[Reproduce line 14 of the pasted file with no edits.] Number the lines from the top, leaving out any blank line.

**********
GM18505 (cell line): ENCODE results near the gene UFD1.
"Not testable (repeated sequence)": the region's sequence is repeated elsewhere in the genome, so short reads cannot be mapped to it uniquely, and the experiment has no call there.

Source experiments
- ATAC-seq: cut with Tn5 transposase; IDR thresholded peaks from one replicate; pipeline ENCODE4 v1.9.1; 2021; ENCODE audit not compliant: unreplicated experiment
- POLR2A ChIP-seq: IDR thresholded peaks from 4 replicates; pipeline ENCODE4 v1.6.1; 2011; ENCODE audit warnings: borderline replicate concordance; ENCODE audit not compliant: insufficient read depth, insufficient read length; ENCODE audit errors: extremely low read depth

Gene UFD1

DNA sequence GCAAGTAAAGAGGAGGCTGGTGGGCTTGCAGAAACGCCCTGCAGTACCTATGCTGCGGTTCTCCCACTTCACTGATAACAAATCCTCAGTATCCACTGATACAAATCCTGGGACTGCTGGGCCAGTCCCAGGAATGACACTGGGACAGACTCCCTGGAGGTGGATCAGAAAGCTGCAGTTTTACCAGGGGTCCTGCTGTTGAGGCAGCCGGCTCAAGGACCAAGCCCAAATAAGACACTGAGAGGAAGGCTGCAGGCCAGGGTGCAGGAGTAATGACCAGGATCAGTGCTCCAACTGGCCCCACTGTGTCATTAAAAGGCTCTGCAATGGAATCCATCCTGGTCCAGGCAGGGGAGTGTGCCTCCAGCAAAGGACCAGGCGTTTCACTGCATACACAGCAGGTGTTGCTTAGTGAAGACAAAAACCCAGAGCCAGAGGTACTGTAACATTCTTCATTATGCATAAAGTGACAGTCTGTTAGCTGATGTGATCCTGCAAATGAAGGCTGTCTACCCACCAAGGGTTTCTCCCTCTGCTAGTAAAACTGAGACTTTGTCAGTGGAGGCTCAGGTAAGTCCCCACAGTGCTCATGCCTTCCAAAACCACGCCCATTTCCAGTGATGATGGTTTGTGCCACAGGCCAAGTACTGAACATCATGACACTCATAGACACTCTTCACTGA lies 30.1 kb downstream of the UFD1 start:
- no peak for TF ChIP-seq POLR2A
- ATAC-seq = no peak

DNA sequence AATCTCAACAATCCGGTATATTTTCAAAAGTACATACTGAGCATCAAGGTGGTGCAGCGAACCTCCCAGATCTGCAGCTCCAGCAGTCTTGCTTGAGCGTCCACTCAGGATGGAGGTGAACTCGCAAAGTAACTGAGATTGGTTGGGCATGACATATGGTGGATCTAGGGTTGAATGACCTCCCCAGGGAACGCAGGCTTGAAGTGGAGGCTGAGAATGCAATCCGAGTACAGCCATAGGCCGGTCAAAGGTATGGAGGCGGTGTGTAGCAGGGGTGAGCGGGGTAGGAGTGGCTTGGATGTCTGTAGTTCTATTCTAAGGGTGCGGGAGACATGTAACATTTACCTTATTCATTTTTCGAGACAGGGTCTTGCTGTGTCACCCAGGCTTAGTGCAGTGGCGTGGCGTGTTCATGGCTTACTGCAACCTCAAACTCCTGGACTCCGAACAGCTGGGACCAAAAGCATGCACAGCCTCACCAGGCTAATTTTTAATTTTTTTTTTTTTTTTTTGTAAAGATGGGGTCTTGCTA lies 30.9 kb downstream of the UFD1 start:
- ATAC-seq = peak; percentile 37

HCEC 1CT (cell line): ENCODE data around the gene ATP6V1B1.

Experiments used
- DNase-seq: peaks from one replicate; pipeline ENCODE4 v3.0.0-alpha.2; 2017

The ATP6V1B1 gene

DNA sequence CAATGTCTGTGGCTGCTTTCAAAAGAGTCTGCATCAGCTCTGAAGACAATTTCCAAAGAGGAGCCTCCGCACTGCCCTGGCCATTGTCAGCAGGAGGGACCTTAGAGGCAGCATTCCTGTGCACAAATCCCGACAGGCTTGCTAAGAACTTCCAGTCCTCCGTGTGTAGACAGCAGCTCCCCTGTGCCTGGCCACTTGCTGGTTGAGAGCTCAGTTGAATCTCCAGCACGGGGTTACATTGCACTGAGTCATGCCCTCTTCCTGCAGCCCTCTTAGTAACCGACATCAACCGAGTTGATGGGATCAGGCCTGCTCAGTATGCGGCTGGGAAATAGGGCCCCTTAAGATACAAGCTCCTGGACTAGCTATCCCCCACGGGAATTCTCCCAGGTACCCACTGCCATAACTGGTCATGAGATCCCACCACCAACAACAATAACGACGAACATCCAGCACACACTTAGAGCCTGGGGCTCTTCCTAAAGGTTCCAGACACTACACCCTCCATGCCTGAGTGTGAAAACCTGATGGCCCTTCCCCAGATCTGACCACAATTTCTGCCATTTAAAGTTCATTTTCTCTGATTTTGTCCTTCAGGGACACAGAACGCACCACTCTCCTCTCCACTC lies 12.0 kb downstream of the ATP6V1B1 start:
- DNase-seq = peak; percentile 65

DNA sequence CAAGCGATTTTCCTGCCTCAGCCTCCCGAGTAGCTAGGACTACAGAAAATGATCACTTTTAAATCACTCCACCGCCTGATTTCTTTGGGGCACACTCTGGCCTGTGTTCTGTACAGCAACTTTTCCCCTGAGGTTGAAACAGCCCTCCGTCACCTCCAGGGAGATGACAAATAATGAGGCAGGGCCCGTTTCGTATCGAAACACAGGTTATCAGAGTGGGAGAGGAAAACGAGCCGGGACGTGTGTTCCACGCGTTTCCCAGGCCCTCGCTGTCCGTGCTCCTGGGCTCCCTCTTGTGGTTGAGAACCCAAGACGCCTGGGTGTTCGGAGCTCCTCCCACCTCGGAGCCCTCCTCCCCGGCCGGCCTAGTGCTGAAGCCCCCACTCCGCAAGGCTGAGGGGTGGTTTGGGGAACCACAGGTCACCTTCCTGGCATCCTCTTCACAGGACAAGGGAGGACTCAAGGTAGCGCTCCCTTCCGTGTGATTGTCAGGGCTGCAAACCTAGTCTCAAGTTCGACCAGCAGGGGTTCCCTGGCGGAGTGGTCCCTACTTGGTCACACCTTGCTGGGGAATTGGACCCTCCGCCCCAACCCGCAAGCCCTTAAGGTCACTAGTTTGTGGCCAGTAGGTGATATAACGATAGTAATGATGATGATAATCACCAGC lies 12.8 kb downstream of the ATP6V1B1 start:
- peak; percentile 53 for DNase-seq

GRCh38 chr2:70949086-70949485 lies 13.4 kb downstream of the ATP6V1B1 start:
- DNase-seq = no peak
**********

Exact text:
- DNase-seq: peaks from one replicate; pipeline ENCODE4 v3.0.0-alpha.2; 2017